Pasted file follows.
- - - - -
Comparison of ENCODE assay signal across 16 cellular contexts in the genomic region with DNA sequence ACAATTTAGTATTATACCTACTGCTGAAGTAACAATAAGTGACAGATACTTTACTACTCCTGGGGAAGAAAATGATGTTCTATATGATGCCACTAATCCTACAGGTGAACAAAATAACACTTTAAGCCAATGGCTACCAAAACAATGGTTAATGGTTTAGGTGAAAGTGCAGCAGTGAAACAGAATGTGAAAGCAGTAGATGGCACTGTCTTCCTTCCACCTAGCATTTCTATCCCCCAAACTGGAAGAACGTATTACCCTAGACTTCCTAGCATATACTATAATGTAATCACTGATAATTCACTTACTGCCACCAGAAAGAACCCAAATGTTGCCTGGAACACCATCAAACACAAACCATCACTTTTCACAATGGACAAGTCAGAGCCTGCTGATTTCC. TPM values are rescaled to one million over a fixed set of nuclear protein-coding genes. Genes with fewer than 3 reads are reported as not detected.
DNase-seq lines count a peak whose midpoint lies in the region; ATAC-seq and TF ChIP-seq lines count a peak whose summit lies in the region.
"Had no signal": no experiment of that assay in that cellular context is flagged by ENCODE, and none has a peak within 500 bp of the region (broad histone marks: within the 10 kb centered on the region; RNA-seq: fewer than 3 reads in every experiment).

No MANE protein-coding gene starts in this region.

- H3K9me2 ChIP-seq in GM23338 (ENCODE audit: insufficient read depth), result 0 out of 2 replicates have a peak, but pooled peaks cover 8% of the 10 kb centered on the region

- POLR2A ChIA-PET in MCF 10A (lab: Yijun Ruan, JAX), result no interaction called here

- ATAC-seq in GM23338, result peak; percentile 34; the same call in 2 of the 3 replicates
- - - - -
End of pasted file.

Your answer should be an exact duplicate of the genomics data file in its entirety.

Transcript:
Comparison of ENCODE assay signal across 16 cellular contexts in the genomic region with DNA sequence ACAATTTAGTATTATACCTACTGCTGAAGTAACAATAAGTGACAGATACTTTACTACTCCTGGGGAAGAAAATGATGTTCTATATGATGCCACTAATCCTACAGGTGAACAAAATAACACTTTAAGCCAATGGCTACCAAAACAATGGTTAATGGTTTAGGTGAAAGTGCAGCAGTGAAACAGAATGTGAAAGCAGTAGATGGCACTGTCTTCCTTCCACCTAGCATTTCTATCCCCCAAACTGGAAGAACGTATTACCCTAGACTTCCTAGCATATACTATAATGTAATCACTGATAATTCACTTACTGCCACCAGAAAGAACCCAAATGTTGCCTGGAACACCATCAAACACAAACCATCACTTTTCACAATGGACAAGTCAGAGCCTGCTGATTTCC. TPM values are rescaled to one million over a fixed set of nuclear protein-coding genes. Genes with fewer than 3 reads are reported as not detected.
DNase-seq lines count a peak whose midpoint lies in the region; ATAC-seq and TF ChIP-seq lines count a peak whose summit lies in the region.
"Had no signal": no experiment of that assay in that cellular context is flagged by ENCODE, and none has a peak within 500 bp of the region (broad histone marks: within the 10 kb centered on the region; RNA-seq: fewer than 3 reads in every experiment).

No MANE protein-coding gene starts in this region.

- H3K9me2 ChIP-seq in GM23338 (ENCODE audit: insufficient read depth), result 0 out of 2 replicates have a peak, but pooled peaks cover 8% of the 10 kb centered on the region

- POLR2A ChIA-PET in MCF 10A (lab: Yijun Ruan, JAX), result no interaction called here

- ATAC-seq in GM23338, result peak; percentile 34; the same call in 2 of the 3 replicates